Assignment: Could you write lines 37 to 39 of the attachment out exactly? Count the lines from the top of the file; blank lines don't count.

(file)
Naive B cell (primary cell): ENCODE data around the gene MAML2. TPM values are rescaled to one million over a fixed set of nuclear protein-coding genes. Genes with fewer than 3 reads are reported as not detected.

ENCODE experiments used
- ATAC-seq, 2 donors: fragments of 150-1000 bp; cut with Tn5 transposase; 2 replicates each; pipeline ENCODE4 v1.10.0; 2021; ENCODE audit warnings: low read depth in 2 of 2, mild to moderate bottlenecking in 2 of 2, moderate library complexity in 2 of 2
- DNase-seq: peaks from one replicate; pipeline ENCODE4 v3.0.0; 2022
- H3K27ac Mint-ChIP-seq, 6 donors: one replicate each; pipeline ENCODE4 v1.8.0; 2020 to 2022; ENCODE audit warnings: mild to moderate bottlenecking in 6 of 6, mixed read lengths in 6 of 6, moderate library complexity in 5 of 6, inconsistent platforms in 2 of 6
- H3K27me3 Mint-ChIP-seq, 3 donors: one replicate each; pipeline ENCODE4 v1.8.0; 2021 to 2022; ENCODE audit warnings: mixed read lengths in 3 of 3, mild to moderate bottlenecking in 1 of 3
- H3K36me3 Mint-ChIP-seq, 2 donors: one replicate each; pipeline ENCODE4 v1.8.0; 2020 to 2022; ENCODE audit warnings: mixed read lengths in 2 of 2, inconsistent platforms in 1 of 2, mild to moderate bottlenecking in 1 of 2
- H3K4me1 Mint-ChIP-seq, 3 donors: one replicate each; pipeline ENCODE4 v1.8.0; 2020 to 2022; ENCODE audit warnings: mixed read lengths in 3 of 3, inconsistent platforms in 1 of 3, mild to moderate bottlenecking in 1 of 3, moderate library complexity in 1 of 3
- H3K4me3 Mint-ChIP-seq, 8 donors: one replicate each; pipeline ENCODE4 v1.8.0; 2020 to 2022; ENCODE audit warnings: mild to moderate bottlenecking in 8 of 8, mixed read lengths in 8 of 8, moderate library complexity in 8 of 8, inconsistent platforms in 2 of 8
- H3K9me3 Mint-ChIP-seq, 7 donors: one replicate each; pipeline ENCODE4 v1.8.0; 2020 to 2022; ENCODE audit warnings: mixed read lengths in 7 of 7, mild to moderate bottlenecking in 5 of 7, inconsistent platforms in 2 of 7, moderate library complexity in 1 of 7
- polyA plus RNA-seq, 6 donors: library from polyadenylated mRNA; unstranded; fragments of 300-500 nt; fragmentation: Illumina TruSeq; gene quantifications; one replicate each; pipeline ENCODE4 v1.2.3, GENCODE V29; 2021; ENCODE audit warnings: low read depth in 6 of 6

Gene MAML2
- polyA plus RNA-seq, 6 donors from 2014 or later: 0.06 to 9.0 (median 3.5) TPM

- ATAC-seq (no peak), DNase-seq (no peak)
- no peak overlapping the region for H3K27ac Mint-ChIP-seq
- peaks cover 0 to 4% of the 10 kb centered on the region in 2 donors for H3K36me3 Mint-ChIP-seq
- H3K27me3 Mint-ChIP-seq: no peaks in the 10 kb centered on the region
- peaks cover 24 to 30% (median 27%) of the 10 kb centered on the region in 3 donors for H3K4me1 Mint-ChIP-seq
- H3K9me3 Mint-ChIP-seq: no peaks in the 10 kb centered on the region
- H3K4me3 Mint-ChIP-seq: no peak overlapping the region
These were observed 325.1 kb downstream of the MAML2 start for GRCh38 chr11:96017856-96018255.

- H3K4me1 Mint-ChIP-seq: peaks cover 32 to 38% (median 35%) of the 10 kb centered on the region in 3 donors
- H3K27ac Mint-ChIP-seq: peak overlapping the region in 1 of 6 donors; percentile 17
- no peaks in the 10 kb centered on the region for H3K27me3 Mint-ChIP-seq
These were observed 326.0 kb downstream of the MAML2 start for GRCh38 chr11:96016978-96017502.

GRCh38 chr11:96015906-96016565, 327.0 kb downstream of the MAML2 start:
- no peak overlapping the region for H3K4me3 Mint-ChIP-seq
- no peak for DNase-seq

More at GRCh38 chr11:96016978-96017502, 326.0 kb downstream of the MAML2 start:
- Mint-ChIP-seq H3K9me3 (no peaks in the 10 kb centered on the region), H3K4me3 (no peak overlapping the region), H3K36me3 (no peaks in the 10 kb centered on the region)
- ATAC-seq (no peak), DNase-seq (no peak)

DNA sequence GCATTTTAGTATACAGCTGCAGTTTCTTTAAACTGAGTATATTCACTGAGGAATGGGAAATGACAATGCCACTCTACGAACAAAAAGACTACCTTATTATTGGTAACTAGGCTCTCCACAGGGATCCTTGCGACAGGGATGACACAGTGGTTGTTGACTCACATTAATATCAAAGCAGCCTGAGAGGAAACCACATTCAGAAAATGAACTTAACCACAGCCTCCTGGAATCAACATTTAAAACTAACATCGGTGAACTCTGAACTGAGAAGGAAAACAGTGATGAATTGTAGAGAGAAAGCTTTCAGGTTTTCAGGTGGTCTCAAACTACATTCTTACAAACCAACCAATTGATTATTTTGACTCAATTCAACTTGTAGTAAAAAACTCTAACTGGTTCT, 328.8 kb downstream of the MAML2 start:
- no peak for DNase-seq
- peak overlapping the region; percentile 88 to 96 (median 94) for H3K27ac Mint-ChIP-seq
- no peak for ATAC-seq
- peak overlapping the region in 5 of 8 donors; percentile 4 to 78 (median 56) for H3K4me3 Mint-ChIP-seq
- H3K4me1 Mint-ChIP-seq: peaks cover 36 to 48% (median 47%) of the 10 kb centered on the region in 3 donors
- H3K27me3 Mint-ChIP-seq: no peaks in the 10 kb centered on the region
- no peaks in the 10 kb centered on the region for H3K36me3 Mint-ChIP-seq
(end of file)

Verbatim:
- H3K4me1 Mint-ChIP-seq: peaks cover 36 to 48% (median 47%) of the 10 kb centered on the region in 3 donors
- H3K27me3 Mint-ChIP-seq: no peaks in the 10 kb centered on the region
- no peaks in the 10 kb centered on the region for H3K36me3 Mint-ChIP-seq